On the surface, asking if a playoff streak is bad for a team seems rather ridiculous. Of course making the playoffs is important and a good thing, however, when just making the playoffs becomes the end goal, not only do you have a problem, you have your 2013 Detroit Red Wings.
The Wings are now in the middle of a 21-year streak in which they have made the playoffs. This season has not gone as planned, as injuries and poor play have them sitting in ninth place in the Western Conference with only four games left.
Such a streak is great if a team is challenging for a title. But when the only goal becomes just to make the playoffs, then the team is in trouble.
Now I can hear someone pointing out some of the great sports clichés such as “once in the playoffs anything can happen” and “you can’t win it if you’re not in it.” Some will even point to last season’s champions, the Los Angeles Kings, who won as an eighth seed. This is true, but not the norm.
Los Angeles made many changes during last season. They traded for Jeff Carter, fired their coach and called up rookies such as Dwight King, all of which changed the makeup and mentality of the team. The Kings understood the premise that if you are not getting better, then you are only getting worse. So while they were just an eighth seed entering the playoffs, they were not your typical eighth seed.
This Detroit team has not followed that wisdom. Certainly in the offseason they tried to get better. They chased the top two prized free agents, Zach Parise and Ryan Suter, only to see them sign with Minnesota. After not signing any of the other higher quality free agents, they had a decision to make. They could build for the future or try to keep the streak alive.
Now, those choices do not have to be mutually exclusive ideas. However, it is much more difficult to keep the steak alive while simultaneously rebuilding the team for the years ahead. Unfortunately they chose the streak, and this decision will hurt their immediate future.
Todd Bertuzzi and Mikael Samuelsson were both brought back on two-year deals. Both players are on the wrong side of 35 and their skills are nowhere near where they need to be to help the team. Signing them will block the future youth movement and change this season from a stepping stone to a wasted campaign.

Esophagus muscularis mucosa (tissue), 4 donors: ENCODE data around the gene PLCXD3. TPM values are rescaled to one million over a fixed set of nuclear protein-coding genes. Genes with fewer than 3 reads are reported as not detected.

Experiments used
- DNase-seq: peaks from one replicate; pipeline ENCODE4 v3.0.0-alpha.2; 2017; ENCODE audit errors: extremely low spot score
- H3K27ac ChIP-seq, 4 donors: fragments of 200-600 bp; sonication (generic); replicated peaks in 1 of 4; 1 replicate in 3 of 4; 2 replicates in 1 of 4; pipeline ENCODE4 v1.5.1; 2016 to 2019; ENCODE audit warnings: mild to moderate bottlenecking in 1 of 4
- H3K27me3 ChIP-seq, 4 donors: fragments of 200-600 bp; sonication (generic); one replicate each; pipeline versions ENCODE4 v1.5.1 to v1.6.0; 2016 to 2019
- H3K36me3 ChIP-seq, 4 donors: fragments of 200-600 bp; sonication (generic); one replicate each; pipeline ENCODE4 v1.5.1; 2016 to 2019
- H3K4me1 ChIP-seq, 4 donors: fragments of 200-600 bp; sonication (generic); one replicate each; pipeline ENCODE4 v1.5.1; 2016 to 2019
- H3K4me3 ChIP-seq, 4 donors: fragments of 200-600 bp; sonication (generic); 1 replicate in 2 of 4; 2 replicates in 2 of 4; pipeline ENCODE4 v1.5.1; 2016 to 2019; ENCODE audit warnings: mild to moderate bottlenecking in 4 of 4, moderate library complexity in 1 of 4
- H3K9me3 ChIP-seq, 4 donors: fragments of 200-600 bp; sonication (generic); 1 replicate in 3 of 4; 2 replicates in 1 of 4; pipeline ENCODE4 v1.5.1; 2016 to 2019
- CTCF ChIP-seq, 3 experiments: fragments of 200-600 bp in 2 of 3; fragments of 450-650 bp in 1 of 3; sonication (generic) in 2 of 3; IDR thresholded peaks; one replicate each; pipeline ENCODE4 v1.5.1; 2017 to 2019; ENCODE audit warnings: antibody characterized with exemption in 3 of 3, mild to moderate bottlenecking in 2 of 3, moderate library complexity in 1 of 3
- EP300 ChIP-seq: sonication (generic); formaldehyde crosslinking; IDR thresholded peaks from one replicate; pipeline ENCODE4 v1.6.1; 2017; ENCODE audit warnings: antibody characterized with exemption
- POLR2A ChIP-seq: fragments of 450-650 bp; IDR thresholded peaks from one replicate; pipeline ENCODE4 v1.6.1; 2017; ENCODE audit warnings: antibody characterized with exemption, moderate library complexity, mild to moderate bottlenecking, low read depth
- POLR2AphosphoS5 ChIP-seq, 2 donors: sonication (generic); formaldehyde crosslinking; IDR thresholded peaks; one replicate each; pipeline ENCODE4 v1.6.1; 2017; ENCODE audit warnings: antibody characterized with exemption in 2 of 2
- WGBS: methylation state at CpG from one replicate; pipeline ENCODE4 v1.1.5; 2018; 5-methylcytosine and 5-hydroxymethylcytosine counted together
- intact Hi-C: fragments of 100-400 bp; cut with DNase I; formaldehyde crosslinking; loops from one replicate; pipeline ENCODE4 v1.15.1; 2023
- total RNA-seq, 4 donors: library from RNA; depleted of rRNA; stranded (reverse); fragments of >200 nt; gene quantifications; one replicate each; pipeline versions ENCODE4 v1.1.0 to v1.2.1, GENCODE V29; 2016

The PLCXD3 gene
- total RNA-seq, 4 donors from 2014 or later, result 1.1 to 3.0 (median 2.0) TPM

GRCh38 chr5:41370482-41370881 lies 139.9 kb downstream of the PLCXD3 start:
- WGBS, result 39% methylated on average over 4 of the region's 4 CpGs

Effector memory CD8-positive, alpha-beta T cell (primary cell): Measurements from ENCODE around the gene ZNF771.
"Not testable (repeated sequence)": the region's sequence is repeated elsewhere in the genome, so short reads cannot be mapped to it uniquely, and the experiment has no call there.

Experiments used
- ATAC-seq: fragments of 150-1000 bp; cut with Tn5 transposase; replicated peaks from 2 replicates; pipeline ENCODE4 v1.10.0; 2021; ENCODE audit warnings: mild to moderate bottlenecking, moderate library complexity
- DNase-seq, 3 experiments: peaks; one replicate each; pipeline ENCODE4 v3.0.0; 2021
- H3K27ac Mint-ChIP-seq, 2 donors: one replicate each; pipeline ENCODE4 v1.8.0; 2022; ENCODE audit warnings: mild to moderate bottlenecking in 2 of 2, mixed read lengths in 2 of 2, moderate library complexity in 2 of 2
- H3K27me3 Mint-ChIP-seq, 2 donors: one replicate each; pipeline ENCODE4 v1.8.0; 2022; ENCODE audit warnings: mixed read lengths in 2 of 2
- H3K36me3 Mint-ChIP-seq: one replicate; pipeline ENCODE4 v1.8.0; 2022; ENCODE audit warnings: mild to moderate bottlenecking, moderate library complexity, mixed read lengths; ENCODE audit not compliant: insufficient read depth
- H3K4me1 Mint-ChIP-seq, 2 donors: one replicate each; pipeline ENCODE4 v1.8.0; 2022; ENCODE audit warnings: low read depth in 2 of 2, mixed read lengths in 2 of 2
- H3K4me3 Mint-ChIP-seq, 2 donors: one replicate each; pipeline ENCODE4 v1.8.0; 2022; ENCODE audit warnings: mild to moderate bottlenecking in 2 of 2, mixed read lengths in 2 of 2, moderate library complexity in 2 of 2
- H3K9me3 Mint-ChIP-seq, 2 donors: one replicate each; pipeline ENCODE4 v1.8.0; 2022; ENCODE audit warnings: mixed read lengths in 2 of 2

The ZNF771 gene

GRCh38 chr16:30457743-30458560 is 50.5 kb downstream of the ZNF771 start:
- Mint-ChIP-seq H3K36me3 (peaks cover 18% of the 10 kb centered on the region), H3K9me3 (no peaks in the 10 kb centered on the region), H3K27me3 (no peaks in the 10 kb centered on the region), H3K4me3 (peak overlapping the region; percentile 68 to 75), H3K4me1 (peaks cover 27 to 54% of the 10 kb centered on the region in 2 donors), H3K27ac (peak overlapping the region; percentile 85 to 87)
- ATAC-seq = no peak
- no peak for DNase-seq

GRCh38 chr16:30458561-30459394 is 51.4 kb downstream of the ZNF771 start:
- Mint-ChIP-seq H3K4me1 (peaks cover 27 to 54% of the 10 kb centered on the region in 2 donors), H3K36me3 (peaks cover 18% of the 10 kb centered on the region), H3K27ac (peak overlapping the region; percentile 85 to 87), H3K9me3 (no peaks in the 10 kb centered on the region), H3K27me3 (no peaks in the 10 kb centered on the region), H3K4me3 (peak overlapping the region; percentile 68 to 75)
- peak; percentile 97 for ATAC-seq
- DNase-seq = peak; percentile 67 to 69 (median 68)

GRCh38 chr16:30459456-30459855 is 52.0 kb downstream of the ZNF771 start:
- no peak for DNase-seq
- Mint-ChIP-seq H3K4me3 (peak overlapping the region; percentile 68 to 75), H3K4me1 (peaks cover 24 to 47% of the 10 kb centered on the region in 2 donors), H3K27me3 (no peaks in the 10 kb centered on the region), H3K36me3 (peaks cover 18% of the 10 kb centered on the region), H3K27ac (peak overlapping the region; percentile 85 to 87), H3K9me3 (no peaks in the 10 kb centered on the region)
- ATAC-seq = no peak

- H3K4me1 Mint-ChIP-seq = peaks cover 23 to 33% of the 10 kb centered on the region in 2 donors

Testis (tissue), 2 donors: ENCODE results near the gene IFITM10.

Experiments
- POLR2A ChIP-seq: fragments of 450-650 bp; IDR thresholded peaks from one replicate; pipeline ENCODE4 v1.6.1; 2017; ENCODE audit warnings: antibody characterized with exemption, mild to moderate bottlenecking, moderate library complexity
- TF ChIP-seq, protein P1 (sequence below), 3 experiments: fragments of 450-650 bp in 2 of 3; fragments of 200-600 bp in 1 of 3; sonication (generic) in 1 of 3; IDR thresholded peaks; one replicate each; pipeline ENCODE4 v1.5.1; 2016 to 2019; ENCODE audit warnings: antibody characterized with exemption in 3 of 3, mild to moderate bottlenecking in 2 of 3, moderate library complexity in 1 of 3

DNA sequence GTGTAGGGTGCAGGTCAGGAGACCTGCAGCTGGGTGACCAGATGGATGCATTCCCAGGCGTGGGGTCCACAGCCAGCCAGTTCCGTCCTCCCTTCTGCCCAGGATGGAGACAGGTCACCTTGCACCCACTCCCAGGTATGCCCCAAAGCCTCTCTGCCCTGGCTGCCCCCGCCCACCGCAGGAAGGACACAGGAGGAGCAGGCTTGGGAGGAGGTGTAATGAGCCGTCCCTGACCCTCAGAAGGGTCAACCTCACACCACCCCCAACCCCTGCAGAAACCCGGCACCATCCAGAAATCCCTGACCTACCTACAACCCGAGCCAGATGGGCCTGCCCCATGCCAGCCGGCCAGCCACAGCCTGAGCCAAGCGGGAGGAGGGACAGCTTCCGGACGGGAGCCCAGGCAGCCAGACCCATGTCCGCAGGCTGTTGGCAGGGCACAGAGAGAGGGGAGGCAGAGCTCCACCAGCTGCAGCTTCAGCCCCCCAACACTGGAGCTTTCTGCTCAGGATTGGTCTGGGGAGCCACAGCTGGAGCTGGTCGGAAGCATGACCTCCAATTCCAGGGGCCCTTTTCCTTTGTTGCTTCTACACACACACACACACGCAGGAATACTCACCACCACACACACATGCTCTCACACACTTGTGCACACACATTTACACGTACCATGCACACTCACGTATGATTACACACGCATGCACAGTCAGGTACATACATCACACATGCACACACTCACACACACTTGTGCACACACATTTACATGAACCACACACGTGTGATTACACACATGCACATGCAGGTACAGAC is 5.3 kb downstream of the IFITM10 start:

Gustav Nyquist, Tomas Tatar and Joakim Andersson should be everyday players. Andersson has played in 34 games while the other two have only played in 18.
Other odd signings such as Carlo Colaiacovo and Jordin Tootoo seem to miss the mark as well. Colaiacovo is talented but often injured. With so many defensive players in the minors, the Wings should have brought one of them up. Injuries did force them to bring Brian Lashoff up early in the season, and he surprised the team with his solid play. Even more surprising is that he is not even the top-rated defender playing for them in Grand Rapids. Just imagine what other players could do if given the chance.
With Tootoo they were trying to get tougher, but other than a couple of games early in the season, he has been pretty invisible. Again, he is taking up a roster spot that the team could have used to bring up one of their own young talented players or recruit a young free agent. They have a knack for drafting great picks late in rounds, but do not seem to find those diamonds in the rough on the free-agent market.
Perhaps the most obvious example came at the trade deadline this season. Rather than making a move to get better now or for the future, they maintained the status quo hoping to keep the streak alive.
They have Ian White, who fell into the doghouse earlier this year and will be a free agent at the end of the season. It would have been wise to get something for him before he walked away for good; instead, they tried to ride him to another postseason berth.
A more pressing point is Valtteri Filppula, who will also be a free agent after the season. For all the love he gets in Detroit, he really has had only one good season, which came last year. He's been regressing ever since, as his point per game numbers have dropped from .81 points down to .43, which is also below his career average of .46.
Reports are that he is looking for a deal worth more than $5 million per season, and that he and the team are far apart in negotiations. That's a steep asking price for a player that has only cracked the 60-point mark one time. In fact, prior to last season, he only scored 40 points once in his career, and his current performance is starting to suggest that 2011-2012 was more of a fluke than of a sign of things to come.
Still, he is young, talented and has that key word that all general managers love, potential. With the two sides being so far apart on a deal, they should have traded him when they had the opportunity. He would have brought players in return and the team could have built for the future.
Now he'll likely walk away in the offseason and the team will get nothing in return.
With these poor moves, the Wings are now looking at possibly missing the playoffs and there is little hope that they will advance past the first round even if they manage to get in. They also haven't put themselves in a position to really make any major moves in the offseason, as they will be stuck with the bad deals that they signed to chase the streak.
It might be a scary couple of seasons of mediocrity in Detroit.